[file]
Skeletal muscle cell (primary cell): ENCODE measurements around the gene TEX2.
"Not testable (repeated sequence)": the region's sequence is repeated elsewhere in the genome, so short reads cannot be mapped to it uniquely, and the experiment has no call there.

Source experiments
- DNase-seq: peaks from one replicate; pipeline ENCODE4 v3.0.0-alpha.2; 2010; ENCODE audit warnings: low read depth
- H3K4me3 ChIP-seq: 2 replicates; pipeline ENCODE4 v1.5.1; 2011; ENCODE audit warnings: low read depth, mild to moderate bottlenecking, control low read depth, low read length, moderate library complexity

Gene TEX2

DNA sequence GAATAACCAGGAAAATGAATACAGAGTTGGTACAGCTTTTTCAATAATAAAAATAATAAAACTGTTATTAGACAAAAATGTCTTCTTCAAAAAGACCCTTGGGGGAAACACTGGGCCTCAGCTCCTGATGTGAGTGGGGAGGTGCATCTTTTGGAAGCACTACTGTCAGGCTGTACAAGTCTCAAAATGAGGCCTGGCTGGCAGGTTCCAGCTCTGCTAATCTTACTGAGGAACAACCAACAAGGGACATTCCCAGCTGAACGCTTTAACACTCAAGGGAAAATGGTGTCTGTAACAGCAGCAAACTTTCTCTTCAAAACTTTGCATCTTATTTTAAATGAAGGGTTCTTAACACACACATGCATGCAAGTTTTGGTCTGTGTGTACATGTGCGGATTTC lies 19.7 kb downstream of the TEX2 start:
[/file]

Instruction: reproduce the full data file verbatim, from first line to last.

Skeletal muscle cell (primary cell): ENCODE measurements around the gene TEX2.
"Not testable (repeated sequence)": the region's sequence is repeated elsewhere in the genome, so short reads cannot be mapped to it uniquely, and the experiment has no call there.

Source experiments
- DNase-seq: peaks from one replicate; pipeline ENCODE4 v3.0.0-alpha.2; 2010; ENCODE audit warnings: low read depth
- H3K4me3 ChIP-seq: 2 replicates; pipeline ENCODE4 v1.5.1; 2011; ENCODE audit warnings: low read depth, mild to moderate bottlenecking, control low read depth, low read length, moderate library complexity

Gene TEX2

DNA sequence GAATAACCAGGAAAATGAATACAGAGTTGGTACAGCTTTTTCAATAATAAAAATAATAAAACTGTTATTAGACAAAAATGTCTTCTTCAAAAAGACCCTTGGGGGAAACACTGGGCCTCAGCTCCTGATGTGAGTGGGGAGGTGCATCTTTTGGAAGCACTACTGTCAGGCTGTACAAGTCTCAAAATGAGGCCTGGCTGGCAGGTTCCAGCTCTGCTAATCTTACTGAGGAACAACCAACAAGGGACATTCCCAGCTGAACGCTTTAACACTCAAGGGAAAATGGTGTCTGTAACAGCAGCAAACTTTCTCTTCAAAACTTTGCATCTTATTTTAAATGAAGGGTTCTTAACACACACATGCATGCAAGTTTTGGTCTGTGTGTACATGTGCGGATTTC lies 19.7 kb downstream of the TEX2 start: